Art by Alexander Vasiljev, Copyright © 2015

Thursday, January 7, 2016


NeoNut wrote, Dec 17, 2015: "One of the questions I have is what would be the name of the seedlings of 'Tamagawa' be. I have seen in the market seedlings of 'Hisui' x self being sold as 'Hisui'. 
This would like x selfing 'Red Delicious' apple and selling its seedlings as 'Red Delicious' which isn't correct since any cross creates a new cultivar. Comments?"

I got this and many more questions from others after my article "NOMENCLATURE NOTES ON FUUKIRAN. CULTIVAR VERSUS VARIETY OR FORM" was posted.

Here are a few thoughts.

It has always been a big mass, to deal with nomenclature! When mentioning "variety", one have to be specific whether mentioning "variety" as a botanical variety (taxonomic rank) OR a horticultural variety OR a legal term.

Botanical variety occurs in the wild within the species rank that is geographically separated from other varieties within the same species and is different. Botanical variety is true to type (plants propagated by seeds look like their parents)

Horticultural variety or a cultivar is a plant selected under cultivation for desirable characteristics that can be maintained by propagation (not always sexual). Although, can be a special selection from the wild. Here is a great explanation of what cultivar is and does:

"Cultivars are not necessarily true to type. In fact cultivar means "cultivated variety." Therefore, a cultivar was selected and cultivated by humans. Some cultivars originate as sports or mutations on plants. Other cultivars could be hybrids of two plants. To propagate true-to-type clones, many cultivars must be propagated vegetatively through cuttings, grafting, and even tissue culture. Propagation by seed usually produces something different than the parent plant." (from the article by Cindy Haynes, "Cultivar versus Variety", published originally on 2/6/2008 at the Horticulture & Home Pest News, Iowa State University).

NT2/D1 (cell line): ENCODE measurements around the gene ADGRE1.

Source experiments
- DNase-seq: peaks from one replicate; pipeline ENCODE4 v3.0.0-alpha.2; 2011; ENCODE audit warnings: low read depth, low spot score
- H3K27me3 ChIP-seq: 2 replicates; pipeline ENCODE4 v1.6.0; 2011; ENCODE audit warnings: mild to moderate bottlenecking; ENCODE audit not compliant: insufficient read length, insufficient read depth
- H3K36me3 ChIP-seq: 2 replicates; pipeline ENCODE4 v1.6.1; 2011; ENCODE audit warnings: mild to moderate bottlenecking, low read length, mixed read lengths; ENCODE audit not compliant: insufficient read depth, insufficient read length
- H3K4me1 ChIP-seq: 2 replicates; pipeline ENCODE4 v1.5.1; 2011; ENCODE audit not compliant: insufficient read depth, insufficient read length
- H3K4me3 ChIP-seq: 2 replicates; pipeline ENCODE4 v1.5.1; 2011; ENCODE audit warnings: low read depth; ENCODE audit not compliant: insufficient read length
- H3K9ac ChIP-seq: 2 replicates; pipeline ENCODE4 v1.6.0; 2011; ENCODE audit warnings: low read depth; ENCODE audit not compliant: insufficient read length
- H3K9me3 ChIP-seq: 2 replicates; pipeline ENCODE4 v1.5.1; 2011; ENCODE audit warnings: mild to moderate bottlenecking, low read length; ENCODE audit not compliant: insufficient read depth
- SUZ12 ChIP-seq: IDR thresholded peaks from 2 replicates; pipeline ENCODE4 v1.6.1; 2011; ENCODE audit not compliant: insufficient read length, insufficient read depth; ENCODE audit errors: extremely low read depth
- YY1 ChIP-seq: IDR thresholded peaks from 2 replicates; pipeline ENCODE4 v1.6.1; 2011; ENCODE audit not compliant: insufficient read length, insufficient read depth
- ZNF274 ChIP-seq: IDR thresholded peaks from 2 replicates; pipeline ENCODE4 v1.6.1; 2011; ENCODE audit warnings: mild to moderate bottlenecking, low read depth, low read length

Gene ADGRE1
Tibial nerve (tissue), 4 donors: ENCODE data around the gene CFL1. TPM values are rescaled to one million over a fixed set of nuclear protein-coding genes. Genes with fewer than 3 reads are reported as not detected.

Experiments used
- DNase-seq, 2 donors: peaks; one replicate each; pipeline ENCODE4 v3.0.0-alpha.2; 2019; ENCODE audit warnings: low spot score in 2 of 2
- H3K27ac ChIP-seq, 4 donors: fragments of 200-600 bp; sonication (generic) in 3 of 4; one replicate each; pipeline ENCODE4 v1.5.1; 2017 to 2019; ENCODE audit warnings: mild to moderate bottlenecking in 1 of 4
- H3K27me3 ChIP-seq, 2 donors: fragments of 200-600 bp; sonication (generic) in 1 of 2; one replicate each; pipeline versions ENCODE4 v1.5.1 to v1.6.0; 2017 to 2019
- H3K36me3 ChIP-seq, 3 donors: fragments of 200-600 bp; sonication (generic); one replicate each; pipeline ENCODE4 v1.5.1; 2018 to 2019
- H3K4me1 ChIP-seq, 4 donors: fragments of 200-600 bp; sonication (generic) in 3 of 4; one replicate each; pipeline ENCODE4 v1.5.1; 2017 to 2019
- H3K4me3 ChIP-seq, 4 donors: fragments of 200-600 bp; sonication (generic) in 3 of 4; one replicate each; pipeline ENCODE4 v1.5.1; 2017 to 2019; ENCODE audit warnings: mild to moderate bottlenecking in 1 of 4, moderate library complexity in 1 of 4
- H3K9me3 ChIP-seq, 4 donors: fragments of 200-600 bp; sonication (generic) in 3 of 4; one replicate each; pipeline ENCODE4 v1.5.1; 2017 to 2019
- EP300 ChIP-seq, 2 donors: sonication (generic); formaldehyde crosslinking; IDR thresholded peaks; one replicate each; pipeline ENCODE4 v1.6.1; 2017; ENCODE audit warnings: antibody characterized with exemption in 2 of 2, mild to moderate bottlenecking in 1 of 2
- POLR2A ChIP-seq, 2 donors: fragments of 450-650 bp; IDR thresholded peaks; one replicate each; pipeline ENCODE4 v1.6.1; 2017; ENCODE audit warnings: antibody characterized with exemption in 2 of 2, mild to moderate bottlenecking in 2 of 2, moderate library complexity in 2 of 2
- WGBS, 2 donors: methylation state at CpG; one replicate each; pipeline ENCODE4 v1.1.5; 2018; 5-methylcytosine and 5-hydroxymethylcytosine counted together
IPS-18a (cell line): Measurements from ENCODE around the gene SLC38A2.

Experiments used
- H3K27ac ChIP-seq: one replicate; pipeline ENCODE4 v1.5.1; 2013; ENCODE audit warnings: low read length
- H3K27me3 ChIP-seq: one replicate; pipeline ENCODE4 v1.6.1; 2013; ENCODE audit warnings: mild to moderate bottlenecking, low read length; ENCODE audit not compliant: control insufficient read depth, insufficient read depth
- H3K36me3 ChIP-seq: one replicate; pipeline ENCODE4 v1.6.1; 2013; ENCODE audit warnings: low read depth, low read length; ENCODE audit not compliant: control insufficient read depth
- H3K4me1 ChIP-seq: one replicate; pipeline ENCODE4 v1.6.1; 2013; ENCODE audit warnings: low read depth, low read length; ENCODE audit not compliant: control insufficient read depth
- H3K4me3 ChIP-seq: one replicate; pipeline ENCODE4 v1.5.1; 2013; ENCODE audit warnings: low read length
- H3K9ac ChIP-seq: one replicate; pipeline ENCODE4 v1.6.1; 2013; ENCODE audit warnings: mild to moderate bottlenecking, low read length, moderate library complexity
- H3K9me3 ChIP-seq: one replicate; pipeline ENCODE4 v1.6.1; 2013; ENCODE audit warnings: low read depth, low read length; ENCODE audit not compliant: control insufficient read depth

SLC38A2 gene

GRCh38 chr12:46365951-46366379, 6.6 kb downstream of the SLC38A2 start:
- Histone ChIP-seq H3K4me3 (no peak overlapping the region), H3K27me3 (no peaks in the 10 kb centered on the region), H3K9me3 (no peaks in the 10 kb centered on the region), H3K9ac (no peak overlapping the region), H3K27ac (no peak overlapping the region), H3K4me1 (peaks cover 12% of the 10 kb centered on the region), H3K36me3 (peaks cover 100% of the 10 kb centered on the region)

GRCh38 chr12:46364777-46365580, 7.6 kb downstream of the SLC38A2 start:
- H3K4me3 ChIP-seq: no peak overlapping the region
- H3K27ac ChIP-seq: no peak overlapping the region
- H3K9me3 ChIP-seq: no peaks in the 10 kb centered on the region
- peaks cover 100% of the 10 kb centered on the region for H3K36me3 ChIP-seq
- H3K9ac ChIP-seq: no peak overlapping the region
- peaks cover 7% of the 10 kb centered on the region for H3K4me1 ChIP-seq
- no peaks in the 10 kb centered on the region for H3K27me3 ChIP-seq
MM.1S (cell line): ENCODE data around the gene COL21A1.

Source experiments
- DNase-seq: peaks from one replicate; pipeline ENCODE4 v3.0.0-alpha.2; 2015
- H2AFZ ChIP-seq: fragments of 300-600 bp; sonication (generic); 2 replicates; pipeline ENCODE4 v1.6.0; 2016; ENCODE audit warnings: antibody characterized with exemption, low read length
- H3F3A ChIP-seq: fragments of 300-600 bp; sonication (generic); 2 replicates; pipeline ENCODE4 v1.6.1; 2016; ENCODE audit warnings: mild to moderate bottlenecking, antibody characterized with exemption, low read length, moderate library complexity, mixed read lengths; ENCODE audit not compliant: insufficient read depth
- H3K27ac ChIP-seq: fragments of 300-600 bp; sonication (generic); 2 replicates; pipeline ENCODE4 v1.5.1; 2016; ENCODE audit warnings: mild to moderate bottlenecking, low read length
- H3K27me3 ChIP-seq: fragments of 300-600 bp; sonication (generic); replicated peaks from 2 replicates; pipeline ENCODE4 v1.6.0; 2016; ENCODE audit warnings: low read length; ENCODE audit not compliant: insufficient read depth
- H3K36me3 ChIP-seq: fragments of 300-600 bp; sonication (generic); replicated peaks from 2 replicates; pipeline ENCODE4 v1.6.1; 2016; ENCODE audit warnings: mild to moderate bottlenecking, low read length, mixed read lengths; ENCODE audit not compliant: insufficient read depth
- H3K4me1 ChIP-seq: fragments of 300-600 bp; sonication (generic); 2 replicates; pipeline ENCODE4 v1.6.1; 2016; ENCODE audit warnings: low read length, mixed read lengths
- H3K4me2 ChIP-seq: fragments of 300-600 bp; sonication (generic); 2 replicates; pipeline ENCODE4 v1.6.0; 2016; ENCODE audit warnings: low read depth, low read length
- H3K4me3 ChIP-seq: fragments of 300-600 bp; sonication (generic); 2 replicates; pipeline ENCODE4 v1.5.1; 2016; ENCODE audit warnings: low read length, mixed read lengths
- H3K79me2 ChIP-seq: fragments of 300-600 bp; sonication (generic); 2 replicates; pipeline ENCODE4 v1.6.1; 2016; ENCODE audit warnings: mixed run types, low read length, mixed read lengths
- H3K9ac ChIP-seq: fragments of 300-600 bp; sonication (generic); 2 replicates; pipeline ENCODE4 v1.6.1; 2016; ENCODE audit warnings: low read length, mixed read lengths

"Variety" is also a legal term and used by breeders for some legal protection, providing so-called plant breeders' rights.

Regarding Neofinetia falcata, some are true botanical varieties (those that can be still found in the wild). For example, depending on who's view you except Neofinetia xichangensis or N.richardsiana could be botanical varieties of Neofinetia falcata. Majority of neofinetias we grow are cultivars that were selected under cultivation by human.

There is no one solution to resolve the mess within the plant names (especially orchids!), but one can reject or accept someones view and follow it.

Personally, I am rejecting new taxonomic combination for Neofinetia, and will NOT call it Vanda. I am accepting "cultivar" (horticultural rank) and will be writing the name as follows - Neofinetia falcata 'Tamakongo' 玉金剛

Botanical and horticultural nomenclature is not an exact science and heavily depends on expert's personal view (splitters vs. "clumpers").

Now, that I can breathe easier, I have the time to enjoy my fuukiran, instead of chasing one expert view from another.

Finally, answering NeoNut question:
If the seedlings of 'Tamagawa' look like the parent plant, they will be called 'Tamagawa'. If not, get the selected seedling registered with AOS (American Orchid Society) and call it whatever you would like. Japanese Neofinetia registration is whole other system on its own. The rest of the seedlings would be called 'Tamagawa' X self, indicating that plants are NOT true to type.

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